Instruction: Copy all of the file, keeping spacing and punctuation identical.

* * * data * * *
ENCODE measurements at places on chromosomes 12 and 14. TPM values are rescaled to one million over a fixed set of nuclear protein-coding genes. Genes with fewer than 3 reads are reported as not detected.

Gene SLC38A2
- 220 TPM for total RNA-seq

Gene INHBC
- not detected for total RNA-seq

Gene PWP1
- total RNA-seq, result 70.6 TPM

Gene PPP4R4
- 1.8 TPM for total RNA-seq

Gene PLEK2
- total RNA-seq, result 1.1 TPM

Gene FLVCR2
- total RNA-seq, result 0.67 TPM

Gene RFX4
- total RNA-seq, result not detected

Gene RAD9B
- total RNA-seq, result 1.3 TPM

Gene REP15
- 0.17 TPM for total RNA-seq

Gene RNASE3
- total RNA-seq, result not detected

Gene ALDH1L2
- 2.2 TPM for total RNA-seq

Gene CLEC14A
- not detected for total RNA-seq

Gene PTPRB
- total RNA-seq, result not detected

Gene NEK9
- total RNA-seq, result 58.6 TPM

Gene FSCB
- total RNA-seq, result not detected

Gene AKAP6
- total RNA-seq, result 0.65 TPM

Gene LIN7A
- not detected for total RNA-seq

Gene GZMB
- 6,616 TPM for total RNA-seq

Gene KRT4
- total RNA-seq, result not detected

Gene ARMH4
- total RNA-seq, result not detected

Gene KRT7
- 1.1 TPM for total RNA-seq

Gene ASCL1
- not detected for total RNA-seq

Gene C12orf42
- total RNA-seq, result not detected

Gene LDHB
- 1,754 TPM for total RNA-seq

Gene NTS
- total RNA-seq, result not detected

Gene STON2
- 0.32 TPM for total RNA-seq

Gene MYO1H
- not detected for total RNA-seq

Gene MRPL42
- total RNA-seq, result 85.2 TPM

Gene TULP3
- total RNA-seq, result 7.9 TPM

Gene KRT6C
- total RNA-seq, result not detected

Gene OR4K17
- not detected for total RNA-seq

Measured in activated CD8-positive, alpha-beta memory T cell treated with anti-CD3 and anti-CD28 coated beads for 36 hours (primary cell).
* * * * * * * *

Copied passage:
ENCODE measurements at places on chromosomes 12 and 14. TPM values are rescaled to one million over a fixed set of nuclear protein-coding genes. Genes with fewer than 3 reads are reported as not detected.

Gene SLC38A2
- 220 TPM for total RNA-seq

Gene INHBC
- not detected for total RNA-seq

Gene PWP1
- total RNA-seq, result 70.6 TPM

Gene PPP4R4
- 1.8 TPM for total RNA-seq

Gene PLEK2
- total RNA-seq, result 1.1 TPM

Gene FLVCR2
- total RNA-seq, result 0.67 TPM

Gene RFX4
- total RNA-seq, result not detected

Gene RAD9B
- total RNA-seq, result 1.3 TPM

Gene REP15
- 0.17 TPM for total RNA-seq

Gene RNASE3
- total RNA-seq, result not detected

Gene ALDH1L2
- 2.2 TPM for total RNA-seq

Gene CLEC14A
- not detected for total RNA-seq

Gene PTPRB
- total RNA-seq, result not detected

Gene NEK9
- total RNA-seq, result 58.6 TPM

Gene FSCB
- total RNA-seq, result not detected

Gene AKAP6
- total RNA-seq, result 0.65 TPM

Gene LIN7A
- not detected for total RNA-seq

Gene GZMB
- 6,616 TPM for total RNA-seq

Gene KRT4
- total RNA-seq, result not detected

Gene ARMH4
- total RNA-seq, result not detected

Gene KRT7
- 1.1 TPM for total RNA-seq

Gene ASCL1
- not detected for total RNA-seq

Gene C12orf42
- total RNA-seq, result not detected

Gene LDHB
- 1,754 TPM for total RNA-seq

Gene NTS
- total RNA-seq, result not detected

Gene STON2
- 0.32 TPM for total RNA-seq

Gene MYO1H
- not detected for total RNA-seq

Gene MRPL42
- total RNA-seq, result 85.2 TPM

Gene TULP3
- total RNA-seq, result 7.9 TPM

Gene KRT6C
- total RNA-seq, result not detected

Gene OR4K17
- not detected for total RNA-seq

Measured in activated CD8-positive, alpha-beta memory T cell treated with anti-CD3 and anti-CD28 coated beads for 36 hours (primary cell).